Tuesday, June 05, 2007


New York Magazine is a pretty ridiculous publication, I'll grant you, but Chris's grandma Jean bought a subscription to it for us years ago, when we first moved in to this apartment, and I continue to get it in the mail every Monday. I flip through it every week, read the restaurant reviews religiously for some reason, and every so often will read through a particularly scandalous cover story. This week, one of these cover stories hits a little close to home.

A few months back, a friend of mine, a strong, healthy, thirty-one year old man, was diagnosed with cancer. Bone cancer. Multiple myeloma, to be exact, a cancer that predominantly attacks old people. He and his wife live in Williamsburg, Brooklyn. One of this week's cover stories? The Toxic Lake Under Brooklyn. I tend to read the news on a semi-regular basis, and yet until Alan started talking about this pollution in Brooklyn over the last few months, I'd never heard of it. Maybe I just missed it over the years, which is not by any means impossible, or maybe it's just finally breaking in to the collective consciousness.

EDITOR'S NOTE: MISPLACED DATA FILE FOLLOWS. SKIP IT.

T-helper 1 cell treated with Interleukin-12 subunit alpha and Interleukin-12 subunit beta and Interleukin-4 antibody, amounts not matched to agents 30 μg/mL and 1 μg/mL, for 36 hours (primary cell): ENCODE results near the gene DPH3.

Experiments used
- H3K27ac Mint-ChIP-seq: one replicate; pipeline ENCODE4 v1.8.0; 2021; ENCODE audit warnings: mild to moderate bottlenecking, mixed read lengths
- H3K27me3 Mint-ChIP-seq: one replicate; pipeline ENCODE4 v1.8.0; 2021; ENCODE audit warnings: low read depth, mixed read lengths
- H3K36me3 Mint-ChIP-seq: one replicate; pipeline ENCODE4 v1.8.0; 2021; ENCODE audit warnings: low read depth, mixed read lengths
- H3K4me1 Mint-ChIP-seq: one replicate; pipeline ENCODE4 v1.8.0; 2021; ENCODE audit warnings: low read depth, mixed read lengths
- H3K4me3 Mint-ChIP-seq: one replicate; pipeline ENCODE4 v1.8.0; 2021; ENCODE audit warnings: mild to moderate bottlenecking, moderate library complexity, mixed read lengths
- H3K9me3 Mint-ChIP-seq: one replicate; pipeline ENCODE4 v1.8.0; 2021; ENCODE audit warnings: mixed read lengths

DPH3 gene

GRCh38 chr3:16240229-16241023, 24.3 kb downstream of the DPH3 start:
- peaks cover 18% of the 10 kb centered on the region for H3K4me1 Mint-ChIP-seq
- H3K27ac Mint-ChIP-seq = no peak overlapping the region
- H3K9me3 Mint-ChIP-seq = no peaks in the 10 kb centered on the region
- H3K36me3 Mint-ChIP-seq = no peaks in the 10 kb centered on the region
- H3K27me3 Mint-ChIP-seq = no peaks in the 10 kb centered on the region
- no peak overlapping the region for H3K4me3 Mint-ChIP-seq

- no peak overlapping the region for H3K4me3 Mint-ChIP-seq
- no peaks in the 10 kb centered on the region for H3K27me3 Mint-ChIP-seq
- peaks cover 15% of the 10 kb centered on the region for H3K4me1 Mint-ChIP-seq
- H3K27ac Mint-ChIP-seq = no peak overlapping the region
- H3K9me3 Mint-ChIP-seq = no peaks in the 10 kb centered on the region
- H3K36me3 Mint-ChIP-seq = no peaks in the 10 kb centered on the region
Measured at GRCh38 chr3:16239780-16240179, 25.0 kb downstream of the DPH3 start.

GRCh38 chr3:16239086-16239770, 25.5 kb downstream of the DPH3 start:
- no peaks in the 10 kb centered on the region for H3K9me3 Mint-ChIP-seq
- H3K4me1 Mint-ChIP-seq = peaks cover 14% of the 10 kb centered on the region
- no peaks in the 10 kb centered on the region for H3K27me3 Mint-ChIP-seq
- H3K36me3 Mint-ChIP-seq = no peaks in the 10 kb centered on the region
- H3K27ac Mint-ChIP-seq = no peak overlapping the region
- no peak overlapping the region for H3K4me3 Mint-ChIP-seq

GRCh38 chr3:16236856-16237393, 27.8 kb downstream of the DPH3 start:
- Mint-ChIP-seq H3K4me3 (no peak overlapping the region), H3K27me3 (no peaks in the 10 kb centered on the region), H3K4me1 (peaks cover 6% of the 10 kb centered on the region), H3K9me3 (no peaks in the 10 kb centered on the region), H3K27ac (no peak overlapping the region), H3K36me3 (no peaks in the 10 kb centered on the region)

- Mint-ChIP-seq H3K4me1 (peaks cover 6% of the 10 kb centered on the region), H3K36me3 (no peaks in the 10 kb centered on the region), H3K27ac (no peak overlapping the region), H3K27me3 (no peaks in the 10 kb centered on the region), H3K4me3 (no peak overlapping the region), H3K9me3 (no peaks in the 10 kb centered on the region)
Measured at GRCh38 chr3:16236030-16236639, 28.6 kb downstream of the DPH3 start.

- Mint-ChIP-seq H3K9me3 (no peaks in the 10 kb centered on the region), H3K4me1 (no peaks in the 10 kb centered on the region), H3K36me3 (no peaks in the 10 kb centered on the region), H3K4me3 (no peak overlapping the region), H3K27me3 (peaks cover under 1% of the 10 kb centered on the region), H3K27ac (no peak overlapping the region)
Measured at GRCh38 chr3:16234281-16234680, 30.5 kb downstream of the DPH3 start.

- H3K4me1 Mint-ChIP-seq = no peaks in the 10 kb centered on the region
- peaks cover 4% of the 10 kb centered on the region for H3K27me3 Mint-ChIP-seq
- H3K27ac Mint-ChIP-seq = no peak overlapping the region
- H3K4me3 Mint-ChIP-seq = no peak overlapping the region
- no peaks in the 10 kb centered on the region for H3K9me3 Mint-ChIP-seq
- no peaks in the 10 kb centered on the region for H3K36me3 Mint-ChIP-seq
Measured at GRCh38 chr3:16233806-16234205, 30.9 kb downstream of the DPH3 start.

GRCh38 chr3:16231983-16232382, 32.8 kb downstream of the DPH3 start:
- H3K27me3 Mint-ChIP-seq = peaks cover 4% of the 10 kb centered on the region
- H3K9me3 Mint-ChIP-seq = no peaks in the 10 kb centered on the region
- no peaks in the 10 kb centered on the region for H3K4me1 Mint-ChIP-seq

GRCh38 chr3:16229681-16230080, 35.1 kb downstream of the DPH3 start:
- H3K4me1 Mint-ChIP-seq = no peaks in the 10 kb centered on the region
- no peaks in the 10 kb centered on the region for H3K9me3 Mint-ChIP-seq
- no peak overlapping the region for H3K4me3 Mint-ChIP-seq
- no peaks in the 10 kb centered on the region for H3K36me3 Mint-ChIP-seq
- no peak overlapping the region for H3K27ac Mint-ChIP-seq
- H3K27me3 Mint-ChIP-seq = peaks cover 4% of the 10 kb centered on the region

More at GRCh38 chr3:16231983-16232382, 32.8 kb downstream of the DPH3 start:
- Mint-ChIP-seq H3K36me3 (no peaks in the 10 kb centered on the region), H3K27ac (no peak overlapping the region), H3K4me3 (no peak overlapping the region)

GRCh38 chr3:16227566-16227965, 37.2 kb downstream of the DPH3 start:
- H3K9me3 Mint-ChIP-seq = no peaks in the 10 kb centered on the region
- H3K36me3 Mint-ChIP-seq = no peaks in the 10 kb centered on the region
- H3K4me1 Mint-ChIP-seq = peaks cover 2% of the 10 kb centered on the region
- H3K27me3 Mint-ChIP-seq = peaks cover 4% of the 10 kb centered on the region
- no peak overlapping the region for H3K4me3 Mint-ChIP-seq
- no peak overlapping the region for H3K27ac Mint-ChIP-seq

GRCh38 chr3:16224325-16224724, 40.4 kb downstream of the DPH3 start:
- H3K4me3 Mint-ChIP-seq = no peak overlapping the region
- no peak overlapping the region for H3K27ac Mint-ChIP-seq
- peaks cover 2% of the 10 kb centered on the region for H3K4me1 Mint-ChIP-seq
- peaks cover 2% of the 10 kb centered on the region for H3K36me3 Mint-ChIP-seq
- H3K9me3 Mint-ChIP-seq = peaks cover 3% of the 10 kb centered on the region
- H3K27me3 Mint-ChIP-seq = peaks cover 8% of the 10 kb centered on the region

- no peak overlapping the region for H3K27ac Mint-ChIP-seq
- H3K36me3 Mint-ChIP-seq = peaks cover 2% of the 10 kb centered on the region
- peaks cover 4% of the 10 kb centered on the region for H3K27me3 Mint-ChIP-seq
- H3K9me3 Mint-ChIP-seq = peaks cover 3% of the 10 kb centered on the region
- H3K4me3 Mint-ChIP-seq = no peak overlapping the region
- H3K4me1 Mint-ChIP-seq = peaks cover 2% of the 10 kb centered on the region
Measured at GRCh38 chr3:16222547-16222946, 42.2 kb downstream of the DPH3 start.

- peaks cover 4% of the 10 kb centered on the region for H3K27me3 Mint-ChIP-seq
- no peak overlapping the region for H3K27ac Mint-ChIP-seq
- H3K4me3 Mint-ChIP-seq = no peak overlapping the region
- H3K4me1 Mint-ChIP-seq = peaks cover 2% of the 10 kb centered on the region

It broke my heart to learn of Alan's cancer, Alan who is truly one of the kindest people in this world. We became friends in high school, even went to the junior prom together. Over the years our friendship developed into a deep affection for each other. He, being all of four months older than me, became something of a big brother to me. He was always willing, without a second's hesitation, to drive me to or from one of the Westchester train stations or the airport, or make the trip down to Barnard to cook me a delicious dinner of chicken parmesan. He and Ben were with me the night that I found out about a friend's suicide, back in 1997, made sure I was alright, got me back to school the next day. He has never missed any of my birthday gatherings if he was in town, despite often having to be at work later than night. He has paid for the lion's share of our many lunches and dinners together over the years, not only because he is bigger and stronger and less ticklish than I am, but because his generosity knows no bounds, is not easily contained by himself or anyone else.

Who knows if there will ever be any proof that there is a connection between this extreme pollution and the various cancers and other diseases in the area. All I know is that, as with everyone who suffers through something like this, it should not be happening to Alan, and my heart goes out to him.

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